The Numismatic Bibliomania Society



The E-Sylum: Volume 20, Number 54, December 31, 2017, Article 12


Mobilitate Viget ferryboat

Tom DeLorey writes:

The boat on the ferry boat chit has neither a side paddle wheel nor a stern paddle wheel, which implies either that it has a screw propeller or that the engraver was woefully incompetent. Assuming it has a screw propeller, that dates it to after 1835, when the first patents for such were filed in England. From what Wikipedia says, the concept did not gain acceptance until 1839, which dates it further.

Any chance it ran up the Hudson River to Albany, or even (though less likely) on the Erie Canal? I know nothing about it, but for some reason my first impression was that it was a canal boat.

Julia Casey writes:

I came across an explanation in: New York City Small Change Bills of 1814-1816 by Eric P. Newman in the Proceedings of the Coinage of the Americas Conference at The American Numismatic Society, New York City, 1985.

Here's a lengthy excerpt from the article. -Editor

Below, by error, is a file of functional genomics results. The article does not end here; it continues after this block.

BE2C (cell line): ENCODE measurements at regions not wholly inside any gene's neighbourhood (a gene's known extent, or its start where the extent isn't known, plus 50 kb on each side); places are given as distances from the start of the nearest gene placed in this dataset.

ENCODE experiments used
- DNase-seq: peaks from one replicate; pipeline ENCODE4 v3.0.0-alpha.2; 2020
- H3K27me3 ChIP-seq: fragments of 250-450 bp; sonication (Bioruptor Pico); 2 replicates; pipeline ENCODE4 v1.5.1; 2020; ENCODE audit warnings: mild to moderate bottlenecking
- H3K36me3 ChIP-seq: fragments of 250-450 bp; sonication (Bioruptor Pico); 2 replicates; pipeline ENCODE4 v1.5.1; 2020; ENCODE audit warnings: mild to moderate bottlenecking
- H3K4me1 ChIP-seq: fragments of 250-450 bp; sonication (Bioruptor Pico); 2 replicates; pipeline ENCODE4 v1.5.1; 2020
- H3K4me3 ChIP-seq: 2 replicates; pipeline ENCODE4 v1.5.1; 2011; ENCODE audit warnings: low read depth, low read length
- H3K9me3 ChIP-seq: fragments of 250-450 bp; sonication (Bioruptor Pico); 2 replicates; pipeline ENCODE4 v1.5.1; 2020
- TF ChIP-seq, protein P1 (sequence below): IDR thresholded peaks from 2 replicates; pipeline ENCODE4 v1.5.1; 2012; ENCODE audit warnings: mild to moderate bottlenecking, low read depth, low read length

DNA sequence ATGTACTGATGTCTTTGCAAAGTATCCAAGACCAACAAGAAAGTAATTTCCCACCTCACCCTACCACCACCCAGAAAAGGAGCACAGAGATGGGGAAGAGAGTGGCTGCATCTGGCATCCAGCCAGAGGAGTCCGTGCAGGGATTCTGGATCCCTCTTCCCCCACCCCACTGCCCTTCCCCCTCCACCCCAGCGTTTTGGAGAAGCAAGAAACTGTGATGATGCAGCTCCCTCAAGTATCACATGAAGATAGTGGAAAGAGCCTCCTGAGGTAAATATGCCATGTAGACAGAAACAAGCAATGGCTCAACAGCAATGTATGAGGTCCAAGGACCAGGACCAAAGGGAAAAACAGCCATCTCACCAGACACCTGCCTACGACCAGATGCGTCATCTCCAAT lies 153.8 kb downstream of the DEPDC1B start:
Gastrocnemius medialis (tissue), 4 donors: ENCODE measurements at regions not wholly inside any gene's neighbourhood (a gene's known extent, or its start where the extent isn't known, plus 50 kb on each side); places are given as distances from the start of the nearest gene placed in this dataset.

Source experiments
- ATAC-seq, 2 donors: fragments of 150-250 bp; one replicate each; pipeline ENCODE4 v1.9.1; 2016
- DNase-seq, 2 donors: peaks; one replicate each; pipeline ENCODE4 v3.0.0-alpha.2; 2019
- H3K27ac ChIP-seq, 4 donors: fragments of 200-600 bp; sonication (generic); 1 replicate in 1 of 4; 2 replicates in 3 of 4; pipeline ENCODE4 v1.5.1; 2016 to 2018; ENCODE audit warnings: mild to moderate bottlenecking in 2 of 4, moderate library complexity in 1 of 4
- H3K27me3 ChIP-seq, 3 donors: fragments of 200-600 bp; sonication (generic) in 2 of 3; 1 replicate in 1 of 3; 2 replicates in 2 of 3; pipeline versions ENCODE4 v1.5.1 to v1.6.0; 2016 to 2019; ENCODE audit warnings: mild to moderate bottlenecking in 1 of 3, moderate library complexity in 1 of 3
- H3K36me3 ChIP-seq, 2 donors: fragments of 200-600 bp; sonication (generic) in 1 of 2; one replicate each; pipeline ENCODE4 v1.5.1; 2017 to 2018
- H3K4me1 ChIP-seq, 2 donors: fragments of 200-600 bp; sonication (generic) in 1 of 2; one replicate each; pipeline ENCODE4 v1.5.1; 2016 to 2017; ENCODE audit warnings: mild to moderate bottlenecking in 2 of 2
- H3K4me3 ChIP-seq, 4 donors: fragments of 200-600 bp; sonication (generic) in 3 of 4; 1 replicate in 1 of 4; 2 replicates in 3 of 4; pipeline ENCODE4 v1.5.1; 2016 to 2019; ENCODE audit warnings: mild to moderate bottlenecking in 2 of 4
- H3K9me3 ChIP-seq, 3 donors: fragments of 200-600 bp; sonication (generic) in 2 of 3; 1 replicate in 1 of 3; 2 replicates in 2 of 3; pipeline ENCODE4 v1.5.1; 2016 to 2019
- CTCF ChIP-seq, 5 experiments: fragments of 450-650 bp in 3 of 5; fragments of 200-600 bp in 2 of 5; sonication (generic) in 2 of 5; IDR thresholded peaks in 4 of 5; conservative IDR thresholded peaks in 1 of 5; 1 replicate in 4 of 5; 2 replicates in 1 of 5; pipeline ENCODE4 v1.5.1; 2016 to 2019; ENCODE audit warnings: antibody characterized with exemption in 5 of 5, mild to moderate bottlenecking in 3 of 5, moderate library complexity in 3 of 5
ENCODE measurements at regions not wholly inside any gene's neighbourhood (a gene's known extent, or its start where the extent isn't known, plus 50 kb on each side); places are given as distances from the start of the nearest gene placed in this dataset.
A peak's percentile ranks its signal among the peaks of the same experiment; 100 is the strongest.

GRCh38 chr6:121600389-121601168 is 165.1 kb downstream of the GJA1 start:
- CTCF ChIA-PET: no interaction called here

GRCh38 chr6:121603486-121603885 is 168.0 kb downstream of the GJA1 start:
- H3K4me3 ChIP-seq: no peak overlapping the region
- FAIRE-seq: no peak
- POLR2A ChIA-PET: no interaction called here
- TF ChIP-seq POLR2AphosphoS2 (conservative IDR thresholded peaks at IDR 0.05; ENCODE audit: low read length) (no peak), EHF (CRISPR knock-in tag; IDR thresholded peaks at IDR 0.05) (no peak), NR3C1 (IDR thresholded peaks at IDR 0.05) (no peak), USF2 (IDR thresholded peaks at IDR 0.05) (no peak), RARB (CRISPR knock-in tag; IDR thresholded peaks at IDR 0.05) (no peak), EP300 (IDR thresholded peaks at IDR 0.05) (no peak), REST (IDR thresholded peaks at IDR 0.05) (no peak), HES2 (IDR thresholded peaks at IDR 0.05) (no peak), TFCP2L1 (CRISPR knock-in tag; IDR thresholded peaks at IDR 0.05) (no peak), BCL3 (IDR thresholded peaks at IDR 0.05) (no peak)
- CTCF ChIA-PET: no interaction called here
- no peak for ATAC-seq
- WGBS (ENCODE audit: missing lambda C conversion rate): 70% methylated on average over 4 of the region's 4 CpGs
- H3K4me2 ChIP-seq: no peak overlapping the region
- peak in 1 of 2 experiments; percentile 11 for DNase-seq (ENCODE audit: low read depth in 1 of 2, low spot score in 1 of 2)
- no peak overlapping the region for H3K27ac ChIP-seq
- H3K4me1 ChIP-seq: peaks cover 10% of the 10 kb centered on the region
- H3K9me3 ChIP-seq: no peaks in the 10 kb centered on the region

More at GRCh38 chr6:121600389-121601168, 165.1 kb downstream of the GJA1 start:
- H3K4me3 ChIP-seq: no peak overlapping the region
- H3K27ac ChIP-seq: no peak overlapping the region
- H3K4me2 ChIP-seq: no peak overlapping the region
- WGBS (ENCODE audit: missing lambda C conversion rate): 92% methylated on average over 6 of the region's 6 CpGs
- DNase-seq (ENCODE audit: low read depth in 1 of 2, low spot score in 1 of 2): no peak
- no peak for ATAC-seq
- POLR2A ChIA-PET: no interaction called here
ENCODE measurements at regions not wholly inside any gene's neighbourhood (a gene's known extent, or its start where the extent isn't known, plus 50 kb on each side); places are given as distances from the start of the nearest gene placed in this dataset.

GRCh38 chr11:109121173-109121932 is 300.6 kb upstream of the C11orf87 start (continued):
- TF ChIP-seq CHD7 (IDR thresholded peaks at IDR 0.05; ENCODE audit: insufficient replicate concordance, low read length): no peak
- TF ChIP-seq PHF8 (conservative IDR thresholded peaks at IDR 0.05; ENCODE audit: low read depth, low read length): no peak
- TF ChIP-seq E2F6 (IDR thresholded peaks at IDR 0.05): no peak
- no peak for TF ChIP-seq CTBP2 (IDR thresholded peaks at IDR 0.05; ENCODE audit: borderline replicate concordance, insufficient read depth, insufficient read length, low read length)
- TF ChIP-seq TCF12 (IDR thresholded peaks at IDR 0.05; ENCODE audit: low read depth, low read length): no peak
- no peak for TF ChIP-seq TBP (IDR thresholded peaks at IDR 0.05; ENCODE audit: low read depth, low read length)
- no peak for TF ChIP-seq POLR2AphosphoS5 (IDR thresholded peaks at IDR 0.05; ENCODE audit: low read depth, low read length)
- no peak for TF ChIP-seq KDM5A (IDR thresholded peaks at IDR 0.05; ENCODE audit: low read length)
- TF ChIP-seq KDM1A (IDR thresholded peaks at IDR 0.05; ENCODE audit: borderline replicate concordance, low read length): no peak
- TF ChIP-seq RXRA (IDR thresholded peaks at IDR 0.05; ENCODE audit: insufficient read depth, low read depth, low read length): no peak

DeWitt Clinton, Mayor of the Corporation of the City of New York, announced to its Common Council on August 29, 1814 "that there was at present existing in this City a great pressure for small change" and he urged "the issuing by this Corporation of notes of small amount to obviate this difficulty." The silver and copper coins which customarily were used by the public in the markets and stores had been withdrawn from circulation by merchants and banks because of uncertainties arising by the continuation of the War of 1812. Accordingly a sum of $5,000 in small change notes was authorized, backed by the faith and credit of the Corporation of the City of New York, the highest denomination not to exceed 12 1/2 cents. On September 12, 1814, John Pintard was selected to sign the bills, and the amount was increased from $5,000 to $25,000 with denominations of 25 and 50 cents also approved.